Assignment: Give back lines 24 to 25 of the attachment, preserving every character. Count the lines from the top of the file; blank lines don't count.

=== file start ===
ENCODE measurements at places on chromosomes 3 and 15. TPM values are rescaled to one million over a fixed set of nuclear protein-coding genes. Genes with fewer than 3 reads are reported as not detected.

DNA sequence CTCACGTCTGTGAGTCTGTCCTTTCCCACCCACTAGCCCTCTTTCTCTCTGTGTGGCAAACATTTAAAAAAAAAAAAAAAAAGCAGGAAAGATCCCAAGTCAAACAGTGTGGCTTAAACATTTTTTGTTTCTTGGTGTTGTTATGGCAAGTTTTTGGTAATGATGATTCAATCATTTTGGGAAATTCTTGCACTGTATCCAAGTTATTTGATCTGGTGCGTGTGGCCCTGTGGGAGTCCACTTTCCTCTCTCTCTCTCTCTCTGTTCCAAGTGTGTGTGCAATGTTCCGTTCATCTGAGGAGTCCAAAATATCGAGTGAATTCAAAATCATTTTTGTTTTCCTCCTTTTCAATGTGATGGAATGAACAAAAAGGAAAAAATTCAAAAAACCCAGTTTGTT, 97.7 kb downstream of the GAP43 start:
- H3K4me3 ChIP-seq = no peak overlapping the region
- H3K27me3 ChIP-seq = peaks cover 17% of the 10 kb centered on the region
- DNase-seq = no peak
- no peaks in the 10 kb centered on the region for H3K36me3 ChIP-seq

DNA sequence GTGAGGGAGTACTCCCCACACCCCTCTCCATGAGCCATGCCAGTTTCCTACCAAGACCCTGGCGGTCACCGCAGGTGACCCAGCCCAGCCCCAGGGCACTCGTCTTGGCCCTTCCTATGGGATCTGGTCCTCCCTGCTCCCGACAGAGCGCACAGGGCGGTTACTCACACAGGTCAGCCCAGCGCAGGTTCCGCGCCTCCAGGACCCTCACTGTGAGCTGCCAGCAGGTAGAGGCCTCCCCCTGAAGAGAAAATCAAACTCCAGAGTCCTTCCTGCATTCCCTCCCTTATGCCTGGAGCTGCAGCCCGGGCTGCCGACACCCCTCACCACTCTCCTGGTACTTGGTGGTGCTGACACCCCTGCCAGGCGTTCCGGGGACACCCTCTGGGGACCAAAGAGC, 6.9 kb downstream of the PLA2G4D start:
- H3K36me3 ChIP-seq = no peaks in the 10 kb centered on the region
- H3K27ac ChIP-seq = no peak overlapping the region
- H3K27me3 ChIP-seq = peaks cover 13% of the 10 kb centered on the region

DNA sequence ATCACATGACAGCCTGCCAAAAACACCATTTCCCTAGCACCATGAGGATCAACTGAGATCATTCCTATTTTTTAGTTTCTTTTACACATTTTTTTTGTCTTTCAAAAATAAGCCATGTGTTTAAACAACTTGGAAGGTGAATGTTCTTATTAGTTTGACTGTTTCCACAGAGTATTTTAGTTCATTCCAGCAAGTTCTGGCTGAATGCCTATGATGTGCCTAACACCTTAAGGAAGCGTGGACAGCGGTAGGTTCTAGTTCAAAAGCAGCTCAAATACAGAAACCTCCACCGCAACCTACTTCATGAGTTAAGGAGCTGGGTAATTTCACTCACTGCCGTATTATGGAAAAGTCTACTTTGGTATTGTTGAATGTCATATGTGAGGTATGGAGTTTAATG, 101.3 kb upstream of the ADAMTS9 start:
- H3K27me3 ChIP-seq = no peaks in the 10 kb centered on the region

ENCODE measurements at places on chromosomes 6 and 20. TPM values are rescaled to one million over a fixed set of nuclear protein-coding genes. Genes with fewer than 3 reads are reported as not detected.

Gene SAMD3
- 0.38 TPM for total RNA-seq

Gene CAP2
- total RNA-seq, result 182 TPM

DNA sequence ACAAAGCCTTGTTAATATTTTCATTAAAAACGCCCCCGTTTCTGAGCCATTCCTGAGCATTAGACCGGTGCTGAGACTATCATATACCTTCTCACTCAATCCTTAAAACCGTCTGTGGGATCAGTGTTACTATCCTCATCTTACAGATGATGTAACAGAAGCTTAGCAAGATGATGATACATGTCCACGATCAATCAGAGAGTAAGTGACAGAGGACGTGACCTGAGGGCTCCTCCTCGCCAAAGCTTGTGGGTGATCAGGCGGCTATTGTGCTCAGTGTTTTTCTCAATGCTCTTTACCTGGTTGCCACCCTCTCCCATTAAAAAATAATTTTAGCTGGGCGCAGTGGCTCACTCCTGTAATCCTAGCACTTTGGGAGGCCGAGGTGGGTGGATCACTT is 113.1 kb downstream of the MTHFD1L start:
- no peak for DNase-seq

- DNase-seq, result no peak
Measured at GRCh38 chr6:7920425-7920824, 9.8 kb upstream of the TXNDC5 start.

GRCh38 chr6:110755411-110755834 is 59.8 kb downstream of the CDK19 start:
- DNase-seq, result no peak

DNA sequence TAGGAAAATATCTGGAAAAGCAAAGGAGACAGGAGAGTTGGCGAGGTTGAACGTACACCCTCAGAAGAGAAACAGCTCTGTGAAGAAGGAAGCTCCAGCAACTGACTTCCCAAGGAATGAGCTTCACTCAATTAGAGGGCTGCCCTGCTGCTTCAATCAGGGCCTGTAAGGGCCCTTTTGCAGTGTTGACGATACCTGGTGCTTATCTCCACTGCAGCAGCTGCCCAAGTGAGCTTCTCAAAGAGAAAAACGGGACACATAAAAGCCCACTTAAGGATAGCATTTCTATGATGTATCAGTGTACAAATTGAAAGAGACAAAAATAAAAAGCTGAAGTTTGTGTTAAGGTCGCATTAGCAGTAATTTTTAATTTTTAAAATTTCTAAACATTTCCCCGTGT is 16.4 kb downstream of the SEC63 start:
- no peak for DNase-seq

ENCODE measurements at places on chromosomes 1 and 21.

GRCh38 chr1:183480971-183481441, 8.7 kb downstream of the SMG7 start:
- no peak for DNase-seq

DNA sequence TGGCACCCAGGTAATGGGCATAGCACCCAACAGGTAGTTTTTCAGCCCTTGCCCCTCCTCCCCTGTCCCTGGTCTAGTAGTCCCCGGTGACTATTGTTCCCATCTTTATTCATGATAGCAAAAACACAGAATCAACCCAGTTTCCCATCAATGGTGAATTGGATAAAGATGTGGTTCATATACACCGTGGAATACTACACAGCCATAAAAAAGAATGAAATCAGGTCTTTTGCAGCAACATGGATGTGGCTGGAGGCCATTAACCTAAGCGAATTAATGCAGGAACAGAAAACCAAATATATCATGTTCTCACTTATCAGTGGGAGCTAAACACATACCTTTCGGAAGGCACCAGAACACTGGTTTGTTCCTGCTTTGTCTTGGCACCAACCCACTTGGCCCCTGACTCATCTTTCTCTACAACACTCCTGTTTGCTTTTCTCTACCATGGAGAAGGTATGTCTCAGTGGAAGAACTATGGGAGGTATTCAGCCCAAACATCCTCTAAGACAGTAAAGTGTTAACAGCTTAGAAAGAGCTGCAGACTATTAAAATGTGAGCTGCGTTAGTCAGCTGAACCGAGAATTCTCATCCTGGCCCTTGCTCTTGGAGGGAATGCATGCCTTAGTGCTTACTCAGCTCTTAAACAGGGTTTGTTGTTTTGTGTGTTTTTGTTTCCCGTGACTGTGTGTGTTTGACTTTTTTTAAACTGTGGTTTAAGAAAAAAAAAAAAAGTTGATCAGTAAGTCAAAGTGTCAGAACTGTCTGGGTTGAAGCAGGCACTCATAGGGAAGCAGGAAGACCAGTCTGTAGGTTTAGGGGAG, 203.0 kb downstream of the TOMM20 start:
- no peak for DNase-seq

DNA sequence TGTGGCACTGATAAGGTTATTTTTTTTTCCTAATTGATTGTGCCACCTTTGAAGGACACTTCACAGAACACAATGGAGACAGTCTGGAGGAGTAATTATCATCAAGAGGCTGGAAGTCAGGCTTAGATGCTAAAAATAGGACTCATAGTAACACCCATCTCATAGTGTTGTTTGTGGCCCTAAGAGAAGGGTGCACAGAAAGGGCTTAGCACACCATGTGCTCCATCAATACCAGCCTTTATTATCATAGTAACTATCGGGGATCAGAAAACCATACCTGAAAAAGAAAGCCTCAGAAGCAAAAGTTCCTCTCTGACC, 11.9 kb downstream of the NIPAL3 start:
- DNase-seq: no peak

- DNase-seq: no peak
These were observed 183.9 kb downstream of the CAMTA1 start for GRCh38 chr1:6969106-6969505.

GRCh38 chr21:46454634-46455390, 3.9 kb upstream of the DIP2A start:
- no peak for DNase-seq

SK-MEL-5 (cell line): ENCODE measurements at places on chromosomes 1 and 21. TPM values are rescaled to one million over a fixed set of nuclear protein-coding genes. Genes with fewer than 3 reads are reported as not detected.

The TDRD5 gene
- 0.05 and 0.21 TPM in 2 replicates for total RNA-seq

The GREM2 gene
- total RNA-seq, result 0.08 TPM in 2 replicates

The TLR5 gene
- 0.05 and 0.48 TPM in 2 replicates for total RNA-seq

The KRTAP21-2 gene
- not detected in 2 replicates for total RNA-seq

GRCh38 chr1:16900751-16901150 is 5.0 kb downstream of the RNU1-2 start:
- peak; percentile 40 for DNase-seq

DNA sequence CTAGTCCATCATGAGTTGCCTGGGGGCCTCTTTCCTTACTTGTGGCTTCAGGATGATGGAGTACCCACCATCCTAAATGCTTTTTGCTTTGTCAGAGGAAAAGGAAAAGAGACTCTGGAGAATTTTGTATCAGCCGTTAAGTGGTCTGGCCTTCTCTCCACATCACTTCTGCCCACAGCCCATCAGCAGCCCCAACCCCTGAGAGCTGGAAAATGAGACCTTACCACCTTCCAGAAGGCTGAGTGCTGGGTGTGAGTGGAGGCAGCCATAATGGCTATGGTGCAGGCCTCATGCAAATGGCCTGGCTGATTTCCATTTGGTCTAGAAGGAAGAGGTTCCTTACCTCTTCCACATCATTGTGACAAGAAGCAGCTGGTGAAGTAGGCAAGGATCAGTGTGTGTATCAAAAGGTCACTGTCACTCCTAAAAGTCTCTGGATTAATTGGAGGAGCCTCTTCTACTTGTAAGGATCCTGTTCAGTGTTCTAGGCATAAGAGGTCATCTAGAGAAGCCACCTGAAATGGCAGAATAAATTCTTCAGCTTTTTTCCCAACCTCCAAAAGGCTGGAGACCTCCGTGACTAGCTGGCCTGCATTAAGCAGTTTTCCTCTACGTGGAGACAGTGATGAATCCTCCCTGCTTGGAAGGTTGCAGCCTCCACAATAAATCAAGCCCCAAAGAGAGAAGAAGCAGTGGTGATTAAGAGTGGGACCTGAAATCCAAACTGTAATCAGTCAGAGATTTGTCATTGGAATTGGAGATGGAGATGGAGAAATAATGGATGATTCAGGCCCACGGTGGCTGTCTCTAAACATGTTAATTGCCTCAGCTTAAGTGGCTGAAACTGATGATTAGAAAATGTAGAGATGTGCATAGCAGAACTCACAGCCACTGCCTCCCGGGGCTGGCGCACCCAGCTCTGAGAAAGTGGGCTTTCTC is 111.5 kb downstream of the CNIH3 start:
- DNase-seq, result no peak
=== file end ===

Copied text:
DNA sequence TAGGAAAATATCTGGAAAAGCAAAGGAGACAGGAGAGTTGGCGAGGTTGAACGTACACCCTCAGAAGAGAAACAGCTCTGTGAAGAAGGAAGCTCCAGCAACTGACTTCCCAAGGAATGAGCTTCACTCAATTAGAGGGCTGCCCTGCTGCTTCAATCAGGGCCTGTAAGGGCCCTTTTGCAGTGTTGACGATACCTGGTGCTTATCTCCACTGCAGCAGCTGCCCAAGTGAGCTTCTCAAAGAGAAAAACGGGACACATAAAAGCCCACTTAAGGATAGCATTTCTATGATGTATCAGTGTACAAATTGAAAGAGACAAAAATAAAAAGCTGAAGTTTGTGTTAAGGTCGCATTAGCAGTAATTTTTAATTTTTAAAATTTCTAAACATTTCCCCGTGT is 16.4 kb downstream of the SEC63 start:
- no peak for DNase-seq